Paleontologists Find Frog-Legged Beetle Fossil in Colorado

Wednesday, August 11, 2021

Pulchritudo attenboroughi. Image credit: Krell & Vitali, doi: 10.1002/spp2.1398.

A new species of leaf beetle that lived nearly 49 million years ago (Eocene epoch) in what is now the United States has been named after Sir David Attenborough.

Beetles are sturdy when they are alive, but they do not easily fossilize as a whole beetle. They float on water, and when they sink and reach the sediment, they often fall apart.

Usually, only single wing cases are found in the fossil record.

Some deposits with a fine-grained sediment and particularly favorable conditions provide us with very well preserved, often almost complete fossils. These deposits are called Lagerstätten.

The Eocene-epoch Green River Formation in northwest Colorado is one of them.

“I was delighted to have the opportunity to work on such a magnificent and unique fossil,” said Dr. Francesco Vitali, a curator at the Luxembourg’s National Museum of Natural History.

“We looked at all the preserved details. It was the beetle’s crooked legs — its curved hind tibiae — that gave away its true identity: a frog-legged leaf beetle (subfamily Sagrinae).”

The new beetle species is the second known fossil representative of the subfamily Sagrinae from North America.

“This is one of the most magnificent beetle fossils ever found,” said Dr. Frank-Thorsten Krell, a curator at the Denver Museum of Nature & Science.

“The patterning is preserved in unsurpassed clarity and contrast, making this one of the best-preserved beetle fossils. It is most definitely deserving of its name.”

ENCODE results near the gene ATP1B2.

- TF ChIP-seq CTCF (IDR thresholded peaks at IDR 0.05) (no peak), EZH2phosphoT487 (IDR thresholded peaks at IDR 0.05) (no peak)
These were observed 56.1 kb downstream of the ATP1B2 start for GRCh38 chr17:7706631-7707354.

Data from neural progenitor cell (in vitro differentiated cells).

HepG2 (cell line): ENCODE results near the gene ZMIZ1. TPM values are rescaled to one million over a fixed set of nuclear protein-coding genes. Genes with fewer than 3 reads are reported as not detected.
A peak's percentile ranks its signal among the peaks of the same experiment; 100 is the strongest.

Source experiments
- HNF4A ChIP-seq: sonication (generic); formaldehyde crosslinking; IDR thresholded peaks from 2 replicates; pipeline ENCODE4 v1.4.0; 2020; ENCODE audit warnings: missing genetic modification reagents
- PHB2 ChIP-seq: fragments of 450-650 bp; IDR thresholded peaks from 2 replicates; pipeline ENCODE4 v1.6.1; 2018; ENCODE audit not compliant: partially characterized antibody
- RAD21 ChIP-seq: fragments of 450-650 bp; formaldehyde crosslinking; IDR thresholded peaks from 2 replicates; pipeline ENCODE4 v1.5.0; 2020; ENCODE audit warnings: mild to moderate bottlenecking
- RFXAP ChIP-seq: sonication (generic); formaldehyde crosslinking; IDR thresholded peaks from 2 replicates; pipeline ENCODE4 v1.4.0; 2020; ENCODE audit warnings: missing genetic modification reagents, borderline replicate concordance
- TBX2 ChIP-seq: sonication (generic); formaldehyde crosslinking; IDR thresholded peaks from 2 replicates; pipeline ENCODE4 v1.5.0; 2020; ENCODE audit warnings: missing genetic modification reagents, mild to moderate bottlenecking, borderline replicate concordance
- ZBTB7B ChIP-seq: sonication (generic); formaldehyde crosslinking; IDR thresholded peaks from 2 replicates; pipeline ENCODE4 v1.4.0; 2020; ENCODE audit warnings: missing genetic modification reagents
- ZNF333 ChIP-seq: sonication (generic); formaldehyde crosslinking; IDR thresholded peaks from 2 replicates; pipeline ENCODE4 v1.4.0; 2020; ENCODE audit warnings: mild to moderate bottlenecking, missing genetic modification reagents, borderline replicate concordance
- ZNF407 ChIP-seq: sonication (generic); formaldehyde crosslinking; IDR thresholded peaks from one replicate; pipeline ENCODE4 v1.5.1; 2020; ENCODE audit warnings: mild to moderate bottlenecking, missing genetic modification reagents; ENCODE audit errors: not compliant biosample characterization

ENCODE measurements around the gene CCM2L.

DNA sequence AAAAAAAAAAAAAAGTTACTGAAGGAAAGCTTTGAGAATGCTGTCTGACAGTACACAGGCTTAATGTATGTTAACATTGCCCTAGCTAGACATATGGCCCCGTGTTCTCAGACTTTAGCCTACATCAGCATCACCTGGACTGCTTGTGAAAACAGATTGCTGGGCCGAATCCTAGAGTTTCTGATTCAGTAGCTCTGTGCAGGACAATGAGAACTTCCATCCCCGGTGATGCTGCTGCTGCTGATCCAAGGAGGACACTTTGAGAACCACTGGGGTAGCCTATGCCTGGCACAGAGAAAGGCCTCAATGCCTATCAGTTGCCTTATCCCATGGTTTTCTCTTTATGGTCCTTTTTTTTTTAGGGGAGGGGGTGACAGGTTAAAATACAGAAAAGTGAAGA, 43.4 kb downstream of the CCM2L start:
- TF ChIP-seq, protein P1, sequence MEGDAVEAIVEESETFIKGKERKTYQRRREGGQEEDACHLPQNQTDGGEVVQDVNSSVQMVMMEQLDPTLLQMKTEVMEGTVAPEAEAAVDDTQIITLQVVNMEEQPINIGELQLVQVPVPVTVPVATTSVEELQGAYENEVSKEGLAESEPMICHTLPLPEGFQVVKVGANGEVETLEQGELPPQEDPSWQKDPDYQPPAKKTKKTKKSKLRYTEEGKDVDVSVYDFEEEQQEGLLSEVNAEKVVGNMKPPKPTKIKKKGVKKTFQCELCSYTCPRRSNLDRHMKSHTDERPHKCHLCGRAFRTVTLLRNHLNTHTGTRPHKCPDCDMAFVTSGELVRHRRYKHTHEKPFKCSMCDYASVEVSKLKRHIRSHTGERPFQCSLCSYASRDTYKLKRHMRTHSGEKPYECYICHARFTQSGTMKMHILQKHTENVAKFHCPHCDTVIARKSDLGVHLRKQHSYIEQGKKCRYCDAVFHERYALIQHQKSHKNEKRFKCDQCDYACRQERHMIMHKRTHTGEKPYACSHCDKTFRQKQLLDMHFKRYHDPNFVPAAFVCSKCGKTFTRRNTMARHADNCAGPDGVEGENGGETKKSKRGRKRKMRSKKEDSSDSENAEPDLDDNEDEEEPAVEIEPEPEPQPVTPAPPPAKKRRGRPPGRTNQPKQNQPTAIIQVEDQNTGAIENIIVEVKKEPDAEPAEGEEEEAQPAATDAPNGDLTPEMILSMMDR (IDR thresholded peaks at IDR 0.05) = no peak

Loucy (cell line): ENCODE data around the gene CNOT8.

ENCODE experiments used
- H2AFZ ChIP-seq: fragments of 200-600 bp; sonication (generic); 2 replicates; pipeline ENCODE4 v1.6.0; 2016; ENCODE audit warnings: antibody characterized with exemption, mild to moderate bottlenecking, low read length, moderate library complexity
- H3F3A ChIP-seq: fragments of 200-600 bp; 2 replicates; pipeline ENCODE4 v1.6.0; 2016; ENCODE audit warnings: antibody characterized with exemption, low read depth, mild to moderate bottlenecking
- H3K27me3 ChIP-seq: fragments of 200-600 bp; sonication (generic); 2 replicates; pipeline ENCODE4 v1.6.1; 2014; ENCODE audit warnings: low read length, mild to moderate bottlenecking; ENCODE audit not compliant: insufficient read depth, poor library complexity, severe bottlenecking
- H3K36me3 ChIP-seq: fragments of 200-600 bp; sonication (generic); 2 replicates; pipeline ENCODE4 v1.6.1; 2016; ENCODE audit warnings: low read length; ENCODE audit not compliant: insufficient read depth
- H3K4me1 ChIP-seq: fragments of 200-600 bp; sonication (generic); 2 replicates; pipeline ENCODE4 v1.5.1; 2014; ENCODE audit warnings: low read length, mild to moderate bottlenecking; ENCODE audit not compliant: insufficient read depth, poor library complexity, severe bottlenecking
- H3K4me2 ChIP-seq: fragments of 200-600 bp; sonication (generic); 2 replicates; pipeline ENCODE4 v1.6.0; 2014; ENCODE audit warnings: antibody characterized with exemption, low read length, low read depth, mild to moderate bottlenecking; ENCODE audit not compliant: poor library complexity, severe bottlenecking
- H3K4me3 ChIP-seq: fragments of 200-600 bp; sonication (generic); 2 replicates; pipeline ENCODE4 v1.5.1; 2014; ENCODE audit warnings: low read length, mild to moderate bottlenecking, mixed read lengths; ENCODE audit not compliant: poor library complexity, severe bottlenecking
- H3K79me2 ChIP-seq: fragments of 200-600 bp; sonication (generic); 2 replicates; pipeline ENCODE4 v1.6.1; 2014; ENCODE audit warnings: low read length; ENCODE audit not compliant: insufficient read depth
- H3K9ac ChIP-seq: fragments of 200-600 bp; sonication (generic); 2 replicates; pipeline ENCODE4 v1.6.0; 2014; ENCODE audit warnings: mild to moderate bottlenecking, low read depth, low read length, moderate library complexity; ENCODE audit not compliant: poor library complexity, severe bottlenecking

Digital reconstruction of Pulchritudo attenboroughi, based on part and counterpart of holotype. Image credit: Krell & Vitali, doi: 10.1002/spp2.1398.

The beetle needed a new genus name, because it did not fit in any existing frog-legged leaf beetle genera.

Because of its beauty, Dr. Krell and Dr. Vicente chose the name Pulchritudo, which is Latin for beauty.

Scientists often dedicate new species to colleagues who have contributed significantly to science, or to people who are special to them.

For Dr. Krell, one person immediately came to mind: Sir David Attenborough, English broadcaster and naturalist, who has inspired him, his family and millions of others through his documentaries on the natural world.

“Nobody imparts the grandeur and beauty of nature more impressively than Sir David,” Dr. Krell said.

“This fossil, unique in its preservation and beauty, is an apt specimen to honor such a great man.”

The discovery of Pulchritudo attenboroughi is reported in the journal Papers in Palaeontology.


Frank-Thorsten Krell & Francesco Vitali. Attenborough’s beauty: exceptional pattern preservation in a frog-legged leaf beetle from the Eocene Green River Formation, Colorado (Coleoptera, Chrysomelidae, Sagrinae). Papers in Palaeontology, published online August 5, 2021; doi: 10.1002/spp2.1398